The court then held that the plan fiduciary acted unreasonably in interpreting "usual and customary" payments to an out-of-network provider to mean payments at discounted in-network rates. The court noted that a prudent person would not define "usual and customary" to mean in-network, and that most insurance companies would interpret "usual and customary" to mean amounts determined by comparing similar services in an applicable geographic area. Citing medical evidence, the court further disagreed with the plan fiduciary's argument that Geddes's expenses were primarily rehabilitative, and ordered the plan fiduciary to pay for most of Geddes's hospital costs.
The U.S. District Court for the District of Maine held that ERISA preempted state law claims brought by a health plan participant against her employer, Wal-Mart Stores Inc., for allegedly unpaid medical bills. The court also ruled that the employer was not a proper defendant in the health plan participant's cause of action seeking payment of plan benefits allegedly due.
Maine Coast Memorial Hospital had sued Norma Sargent in state court to recover for unpaid hospital bills. Sargent filed a third-party complaint against her employer, Wal-Mart, as well as against Harvard Pilgrim Health Care. Wal-Mart removed to federal court, and moved to dismiss Sargent's claims against Wal-Mart. The district court agreed with Wal-Mart that ERISA preempted Sargent's state law claims since Sargent participated in an ERISA plan and her claim for allegedly unpaid health costs clearly "related to" the plan.
The court also held that Wal-Mart, as Sargent's employer, was not a proper defendant in her suit seeking payment of plan benefits allegedly due. The court noted ERISA § 1132(d)(2)'s requirement that monetary judgments in civil suits for recovery of benefits due under a plan can only be enforceable against the plan. The court also rejected Sargent's argument that Wal-Mart was a plan fiduciary, since Wal-Mart was not named as a fiduciary under the plan's terms and since Sargent did not allege that Wal-Mart exercised de facto control over the plan administrator.
In re Preferred Health Services, Inc.
Federal Trade Commission File No. 041-0099(3/2/2005)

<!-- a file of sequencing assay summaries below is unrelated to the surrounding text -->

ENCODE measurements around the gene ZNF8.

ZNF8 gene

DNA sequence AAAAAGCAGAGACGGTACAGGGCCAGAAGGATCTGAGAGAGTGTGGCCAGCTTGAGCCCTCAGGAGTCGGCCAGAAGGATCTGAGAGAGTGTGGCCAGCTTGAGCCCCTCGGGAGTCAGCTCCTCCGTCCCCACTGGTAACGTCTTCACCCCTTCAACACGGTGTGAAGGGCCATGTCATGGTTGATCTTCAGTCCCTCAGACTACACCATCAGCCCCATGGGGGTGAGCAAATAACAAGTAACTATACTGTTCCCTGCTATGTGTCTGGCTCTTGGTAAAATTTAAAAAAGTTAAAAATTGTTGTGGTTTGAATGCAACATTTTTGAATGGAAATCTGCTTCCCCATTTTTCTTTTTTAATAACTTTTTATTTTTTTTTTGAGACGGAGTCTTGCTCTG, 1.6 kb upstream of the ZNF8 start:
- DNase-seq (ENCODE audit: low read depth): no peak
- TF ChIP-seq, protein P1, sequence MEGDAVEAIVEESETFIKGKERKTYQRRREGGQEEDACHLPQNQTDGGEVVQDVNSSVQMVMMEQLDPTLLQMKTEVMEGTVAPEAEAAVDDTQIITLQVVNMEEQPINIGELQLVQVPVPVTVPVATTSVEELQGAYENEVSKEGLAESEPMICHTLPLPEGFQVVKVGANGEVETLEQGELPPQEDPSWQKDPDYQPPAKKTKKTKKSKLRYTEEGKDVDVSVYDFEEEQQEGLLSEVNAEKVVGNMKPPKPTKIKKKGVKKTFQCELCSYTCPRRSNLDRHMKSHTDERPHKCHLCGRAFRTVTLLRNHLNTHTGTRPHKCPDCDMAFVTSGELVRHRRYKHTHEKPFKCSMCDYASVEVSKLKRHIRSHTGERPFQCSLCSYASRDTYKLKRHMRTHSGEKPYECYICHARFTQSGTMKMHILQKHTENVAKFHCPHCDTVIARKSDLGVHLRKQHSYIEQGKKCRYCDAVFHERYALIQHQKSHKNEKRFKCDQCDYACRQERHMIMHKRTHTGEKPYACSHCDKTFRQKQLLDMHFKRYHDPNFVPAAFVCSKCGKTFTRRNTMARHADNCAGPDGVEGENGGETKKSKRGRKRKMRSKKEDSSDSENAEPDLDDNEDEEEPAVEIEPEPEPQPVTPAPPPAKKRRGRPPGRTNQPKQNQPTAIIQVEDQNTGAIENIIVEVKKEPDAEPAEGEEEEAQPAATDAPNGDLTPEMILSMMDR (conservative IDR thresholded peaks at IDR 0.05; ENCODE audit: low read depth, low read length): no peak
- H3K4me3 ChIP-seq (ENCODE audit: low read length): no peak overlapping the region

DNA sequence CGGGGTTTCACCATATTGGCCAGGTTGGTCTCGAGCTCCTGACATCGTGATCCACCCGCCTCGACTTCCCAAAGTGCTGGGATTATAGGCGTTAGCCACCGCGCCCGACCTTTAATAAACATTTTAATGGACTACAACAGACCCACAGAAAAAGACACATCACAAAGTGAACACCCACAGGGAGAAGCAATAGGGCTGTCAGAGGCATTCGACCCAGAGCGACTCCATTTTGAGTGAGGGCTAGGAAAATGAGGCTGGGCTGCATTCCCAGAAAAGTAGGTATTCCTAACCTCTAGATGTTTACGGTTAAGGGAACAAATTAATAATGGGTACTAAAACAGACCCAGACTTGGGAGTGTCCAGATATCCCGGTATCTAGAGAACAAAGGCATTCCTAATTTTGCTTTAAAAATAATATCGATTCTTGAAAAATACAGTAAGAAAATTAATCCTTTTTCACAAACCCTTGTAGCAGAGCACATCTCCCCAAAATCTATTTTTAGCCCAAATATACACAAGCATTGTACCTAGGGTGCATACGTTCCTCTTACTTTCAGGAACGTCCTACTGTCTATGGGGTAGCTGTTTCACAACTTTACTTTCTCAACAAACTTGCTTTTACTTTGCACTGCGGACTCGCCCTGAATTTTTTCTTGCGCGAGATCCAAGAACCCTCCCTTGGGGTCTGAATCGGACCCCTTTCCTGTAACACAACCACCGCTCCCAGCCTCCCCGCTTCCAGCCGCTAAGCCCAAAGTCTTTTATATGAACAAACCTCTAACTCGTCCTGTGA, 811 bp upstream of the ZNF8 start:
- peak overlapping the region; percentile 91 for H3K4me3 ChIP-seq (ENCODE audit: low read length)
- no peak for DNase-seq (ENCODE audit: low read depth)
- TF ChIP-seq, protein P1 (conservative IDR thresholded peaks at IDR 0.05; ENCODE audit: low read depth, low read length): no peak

The FTC announced a proposed consent order with Preferred Health Services, Inc., an organization consisting of over 100 physicians and a hospital in the Seneca, South Carolina area, to settle charges that Preferred Health had orchestrated agreements among its member physicians to fix the prices charged to health plans and other payors.
Preferred Health's physician members accounted for approximately 70% of the physicians independently practicing in the Seneca area. Preferred Health claimed that it followed a "messenger model" and did not facilitate horizontal agreements on price. However, the FTC's complaint alleged that Preferred Health violated § 5 of the FTC Act by orchestrating price agreements whereby Preferred Health used a physician fee schedule in contract negotiations with payors, and automatically bound its member physicians to contracts that employed the fee schedule. The FTC alleged that Preferred Health's practices forced health plans to raise their payments to Preferred Health's physician members, thereby increasing the cost of health care in the Seneca are.
The proposed consent order imposes numerous restrictions upon Preferred Health, including prohibiting the organization from entering into or facilitating any agreement between or among any physicians: (1) to negotiate with payors on any physician's behalf; (2) to deal, or not to deal, or threaten not to deal with payors; (3) to designate the terms on which to deal with any payor; or (4) to refuse to deal individual with any payor, or to deal with any payor only through an arrangement involving Preferred Health.
The order also bans Preferred Health for three years from helping physicians exchange information regarding whether, or on which terms, to deal with payors. The order further bars Preferred Health from acting as an agent for physicians in connection with contracting. The order does not prevent Preferred Health from engaging in conduct reasonably necessary to form or participate in legitimate joint contracting arrangements among physicians in qualified risk-sharing or clinically integrated joint arrangements; however, Preferred Health must notify the FTC of its intent prior to entering into such an arrangement. The terms of the FTC's consent order are largely similar to other recent consent orders that the agency has issued to settle charges that physician groups engaged in unlawful agreements to raise fees they receive from health plans.